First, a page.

We live in a reality where people question everything. Many of us in this generation can’t help it. We’ve been raised to be skeptical of everything we come into contact with. Things can actually be both right and wrong. We don’t always have to pick sides. And Christianity, at least as it’s been historically practiced in America, frankly deserves a little questioning lest we lose the edgy qualities of what life with God actually requires.

We Long to be Prophetic (or at least Provocative)
Church as an institution of the status quo will no longer suffice. Language of self-help and self-gratification cannot carry the freight of the problems of our world. Thus, Christians in my generation are seeking to not only worship and observe faith, but also to live the faith they speak of. Issues of justice, righteousness, radical care for creation and mission take center stage in this understanding of faith. And living such a faith requires a language that dares to ask questions, doubt authority, and ultimately transform the world we live in.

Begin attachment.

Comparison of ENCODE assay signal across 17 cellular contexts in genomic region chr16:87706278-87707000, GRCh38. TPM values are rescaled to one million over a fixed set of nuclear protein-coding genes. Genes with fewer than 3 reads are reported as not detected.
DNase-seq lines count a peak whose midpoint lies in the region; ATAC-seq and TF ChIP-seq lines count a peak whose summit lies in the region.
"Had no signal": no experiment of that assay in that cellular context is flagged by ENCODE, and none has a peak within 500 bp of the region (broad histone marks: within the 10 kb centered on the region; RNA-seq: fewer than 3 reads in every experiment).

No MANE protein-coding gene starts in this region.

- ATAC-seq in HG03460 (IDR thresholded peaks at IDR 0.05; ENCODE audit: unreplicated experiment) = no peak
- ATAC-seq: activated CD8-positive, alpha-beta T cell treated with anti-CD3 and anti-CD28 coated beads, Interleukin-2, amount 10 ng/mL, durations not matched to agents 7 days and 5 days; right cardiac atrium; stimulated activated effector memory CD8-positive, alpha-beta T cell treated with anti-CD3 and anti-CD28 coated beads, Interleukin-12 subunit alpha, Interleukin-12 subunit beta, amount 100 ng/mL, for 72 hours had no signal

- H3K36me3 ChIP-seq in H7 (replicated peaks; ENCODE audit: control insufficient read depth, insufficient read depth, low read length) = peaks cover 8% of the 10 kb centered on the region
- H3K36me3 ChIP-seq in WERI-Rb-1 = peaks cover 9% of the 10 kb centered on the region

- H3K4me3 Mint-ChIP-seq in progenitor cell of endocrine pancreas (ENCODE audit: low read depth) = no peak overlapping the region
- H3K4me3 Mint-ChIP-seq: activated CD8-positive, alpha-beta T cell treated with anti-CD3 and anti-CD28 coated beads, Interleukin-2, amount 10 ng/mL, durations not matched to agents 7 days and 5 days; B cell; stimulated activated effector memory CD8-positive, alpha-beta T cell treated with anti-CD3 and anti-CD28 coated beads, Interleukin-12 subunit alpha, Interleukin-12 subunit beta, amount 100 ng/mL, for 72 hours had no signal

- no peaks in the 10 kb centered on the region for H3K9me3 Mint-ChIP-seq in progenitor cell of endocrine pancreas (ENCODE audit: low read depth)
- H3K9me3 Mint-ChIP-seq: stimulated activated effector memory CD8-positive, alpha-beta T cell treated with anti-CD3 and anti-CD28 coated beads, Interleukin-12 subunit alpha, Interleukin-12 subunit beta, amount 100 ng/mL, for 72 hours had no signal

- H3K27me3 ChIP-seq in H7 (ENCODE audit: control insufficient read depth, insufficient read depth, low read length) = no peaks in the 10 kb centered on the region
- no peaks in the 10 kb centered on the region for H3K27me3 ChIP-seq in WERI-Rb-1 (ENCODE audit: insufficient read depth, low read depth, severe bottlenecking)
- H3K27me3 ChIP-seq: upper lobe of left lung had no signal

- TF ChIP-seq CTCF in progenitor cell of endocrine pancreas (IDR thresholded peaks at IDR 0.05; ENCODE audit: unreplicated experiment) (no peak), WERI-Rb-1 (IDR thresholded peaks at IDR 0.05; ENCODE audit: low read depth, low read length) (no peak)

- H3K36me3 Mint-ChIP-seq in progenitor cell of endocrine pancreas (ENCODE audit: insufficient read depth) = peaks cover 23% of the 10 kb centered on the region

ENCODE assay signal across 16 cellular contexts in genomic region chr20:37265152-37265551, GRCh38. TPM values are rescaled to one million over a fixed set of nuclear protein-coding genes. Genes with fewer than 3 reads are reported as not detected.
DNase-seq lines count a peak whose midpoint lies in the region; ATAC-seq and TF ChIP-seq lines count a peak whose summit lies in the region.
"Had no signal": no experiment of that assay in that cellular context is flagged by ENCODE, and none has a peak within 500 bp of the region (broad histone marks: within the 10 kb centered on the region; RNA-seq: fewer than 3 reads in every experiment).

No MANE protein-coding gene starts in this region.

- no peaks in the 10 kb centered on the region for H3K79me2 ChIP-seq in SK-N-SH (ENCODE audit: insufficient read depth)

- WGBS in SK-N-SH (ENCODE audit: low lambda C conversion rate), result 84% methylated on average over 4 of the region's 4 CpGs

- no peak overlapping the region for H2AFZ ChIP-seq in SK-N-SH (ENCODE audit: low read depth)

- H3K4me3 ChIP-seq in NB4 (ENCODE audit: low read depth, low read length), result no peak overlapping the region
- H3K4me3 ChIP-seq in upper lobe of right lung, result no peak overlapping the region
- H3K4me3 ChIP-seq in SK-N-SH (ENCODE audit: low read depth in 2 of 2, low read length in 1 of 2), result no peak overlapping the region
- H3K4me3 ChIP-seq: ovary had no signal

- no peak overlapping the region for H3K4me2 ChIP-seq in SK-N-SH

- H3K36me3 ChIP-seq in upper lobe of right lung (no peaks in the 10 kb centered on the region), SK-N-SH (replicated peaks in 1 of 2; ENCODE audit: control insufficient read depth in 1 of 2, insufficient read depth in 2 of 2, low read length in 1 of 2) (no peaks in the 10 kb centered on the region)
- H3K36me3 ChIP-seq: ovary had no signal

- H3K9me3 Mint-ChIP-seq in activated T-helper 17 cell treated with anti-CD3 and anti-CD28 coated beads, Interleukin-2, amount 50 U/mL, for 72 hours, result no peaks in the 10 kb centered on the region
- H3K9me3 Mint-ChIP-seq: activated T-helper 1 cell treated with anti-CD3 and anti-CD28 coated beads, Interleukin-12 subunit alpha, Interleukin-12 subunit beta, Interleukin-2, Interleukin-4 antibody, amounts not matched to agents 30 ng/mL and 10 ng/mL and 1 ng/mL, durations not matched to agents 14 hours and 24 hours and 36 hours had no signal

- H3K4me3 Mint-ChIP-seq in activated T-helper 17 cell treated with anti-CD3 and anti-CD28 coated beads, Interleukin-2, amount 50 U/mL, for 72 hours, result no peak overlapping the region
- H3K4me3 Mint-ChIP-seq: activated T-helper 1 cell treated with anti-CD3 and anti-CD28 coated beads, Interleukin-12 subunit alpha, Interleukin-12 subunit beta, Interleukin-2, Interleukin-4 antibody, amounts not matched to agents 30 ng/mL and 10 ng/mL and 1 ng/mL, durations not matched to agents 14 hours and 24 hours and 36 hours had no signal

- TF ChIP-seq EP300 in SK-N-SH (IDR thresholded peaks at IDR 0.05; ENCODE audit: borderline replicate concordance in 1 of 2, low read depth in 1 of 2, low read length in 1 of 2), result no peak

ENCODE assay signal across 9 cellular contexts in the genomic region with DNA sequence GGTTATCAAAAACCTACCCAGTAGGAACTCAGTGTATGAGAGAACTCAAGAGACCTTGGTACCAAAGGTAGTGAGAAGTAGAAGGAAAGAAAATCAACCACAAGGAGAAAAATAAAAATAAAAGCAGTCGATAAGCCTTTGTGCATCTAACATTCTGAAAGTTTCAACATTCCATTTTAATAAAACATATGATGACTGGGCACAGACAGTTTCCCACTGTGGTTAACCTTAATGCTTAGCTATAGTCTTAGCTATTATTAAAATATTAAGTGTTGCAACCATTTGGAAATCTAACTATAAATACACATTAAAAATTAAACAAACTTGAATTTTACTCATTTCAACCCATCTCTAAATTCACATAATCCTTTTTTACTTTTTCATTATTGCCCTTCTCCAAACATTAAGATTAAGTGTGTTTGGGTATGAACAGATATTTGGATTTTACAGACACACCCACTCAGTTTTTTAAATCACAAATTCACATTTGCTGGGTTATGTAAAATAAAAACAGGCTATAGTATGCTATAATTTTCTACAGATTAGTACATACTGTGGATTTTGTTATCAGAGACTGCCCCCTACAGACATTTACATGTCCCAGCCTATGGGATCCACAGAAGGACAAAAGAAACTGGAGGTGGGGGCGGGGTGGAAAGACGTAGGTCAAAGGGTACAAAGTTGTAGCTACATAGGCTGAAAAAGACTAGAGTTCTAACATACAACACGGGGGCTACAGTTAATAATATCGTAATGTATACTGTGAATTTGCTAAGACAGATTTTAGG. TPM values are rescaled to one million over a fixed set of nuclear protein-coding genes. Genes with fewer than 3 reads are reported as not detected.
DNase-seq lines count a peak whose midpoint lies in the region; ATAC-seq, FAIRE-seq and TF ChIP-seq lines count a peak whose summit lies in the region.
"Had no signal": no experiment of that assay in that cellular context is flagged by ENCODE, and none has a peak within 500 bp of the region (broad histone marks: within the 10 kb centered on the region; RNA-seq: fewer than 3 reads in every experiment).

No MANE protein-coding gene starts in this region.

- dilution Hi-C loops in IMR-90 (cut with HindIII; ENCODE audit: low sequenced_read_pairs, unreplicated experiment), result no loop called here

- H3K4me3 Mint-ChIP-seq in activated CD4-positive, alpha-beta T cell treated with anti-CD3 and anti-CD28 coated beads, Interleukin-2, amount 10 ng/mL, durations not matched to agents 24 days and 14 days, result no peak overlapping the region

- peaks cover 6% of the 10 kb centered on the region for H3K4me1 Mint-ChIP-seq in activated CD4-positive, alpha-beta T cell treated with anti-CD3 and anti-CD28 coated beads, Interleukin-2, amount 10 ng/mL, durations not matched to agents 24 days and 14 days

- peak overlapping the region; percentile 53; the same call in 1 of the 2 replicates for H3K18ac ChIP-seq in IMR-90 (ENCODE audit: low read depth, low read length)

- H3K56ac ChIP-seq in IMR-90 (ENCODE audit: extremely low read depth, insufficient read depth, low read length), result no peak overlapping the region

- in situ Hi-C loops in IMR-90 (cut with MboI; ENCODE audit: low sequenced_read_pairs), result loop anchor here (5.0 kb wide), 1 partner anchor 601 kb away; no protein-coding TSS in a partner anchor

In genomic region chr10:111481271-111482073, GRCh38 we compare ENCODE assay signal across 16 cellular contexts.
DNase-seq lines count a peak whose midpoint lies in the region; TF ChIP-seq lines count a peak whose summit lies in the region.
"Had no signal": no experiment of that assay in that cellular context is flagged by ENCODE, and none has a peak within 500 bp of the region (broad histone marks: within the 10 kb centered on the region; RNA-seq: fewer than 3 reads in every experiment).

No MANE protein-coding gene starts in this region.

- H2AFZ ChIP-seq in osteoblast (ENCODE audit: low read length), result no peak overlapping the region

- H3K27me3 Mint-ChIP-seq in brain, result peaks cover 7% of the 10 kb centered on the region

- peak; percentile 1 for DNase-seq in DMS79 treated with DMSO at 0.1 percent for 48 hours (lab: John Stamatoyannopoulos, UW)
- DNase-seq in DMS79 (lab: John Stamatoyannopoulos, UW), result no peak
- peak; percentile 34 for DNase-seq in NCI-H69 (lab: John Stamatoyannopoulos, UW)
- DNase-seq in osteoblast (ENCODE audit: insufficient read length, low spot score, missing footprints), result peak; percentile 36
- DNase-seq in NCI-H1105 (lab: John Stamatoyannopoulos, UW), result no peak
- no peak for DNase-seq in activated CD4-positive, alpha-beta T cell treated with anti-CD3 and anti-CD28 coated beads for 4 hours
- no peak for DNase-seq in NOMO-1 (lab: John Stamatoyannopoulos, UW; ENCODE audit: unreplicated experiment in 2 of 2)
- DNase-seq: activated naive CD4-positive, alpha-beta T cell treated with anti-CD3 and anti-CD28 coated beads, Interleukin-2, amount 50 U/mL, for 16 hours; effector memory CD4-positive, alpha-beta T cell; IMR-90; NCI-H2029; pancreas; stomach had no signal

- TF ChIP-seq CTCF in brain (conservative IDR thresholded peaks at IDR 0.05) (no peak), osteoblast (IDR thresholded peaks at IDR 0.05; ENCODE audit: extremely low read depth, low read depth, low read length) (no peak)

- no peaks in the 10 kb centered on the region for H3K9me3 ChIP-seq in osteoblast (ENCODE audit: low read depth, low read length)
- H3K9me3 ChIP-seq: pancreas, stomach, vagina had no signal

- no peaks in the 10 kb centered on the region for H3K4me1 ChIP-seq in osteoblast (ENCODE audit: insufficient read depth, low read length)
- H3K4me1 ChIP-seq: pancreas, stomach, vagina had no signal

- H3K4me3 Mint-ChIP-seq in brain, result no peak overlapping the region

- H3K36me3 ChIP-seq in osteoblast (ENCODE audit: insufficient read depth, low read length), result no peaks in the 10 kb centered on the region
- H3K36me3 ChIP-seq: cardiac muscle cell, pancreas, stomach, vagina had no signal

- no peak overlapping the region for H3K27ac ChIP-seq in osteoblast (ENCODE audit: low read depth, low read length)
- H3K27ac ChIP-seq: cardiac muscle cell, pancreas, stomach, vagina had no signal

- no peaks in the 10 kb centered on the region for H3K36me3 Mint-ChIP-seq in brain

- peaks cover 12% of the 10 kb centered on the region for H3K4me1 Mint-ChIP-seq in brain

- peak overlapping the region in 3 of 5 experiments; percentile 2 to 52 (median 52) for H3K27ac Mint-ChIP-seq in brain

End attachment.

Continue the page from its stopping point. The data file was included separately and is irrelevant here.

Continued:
Praxis-Oriented (“Walk the walk”)
Speaking of living the faith, the Emerging Generation is much more interested in practicing faith than adhering to doctrine. In other words, faith cannot simply be a set of principles or doctrines one adheres to in order to gain membership. It has to be a process, a journey of sorts. And this journey is experienced together in a community that knows one truly becomes a Christian after they act like one.

Inclusive (All must be welcome)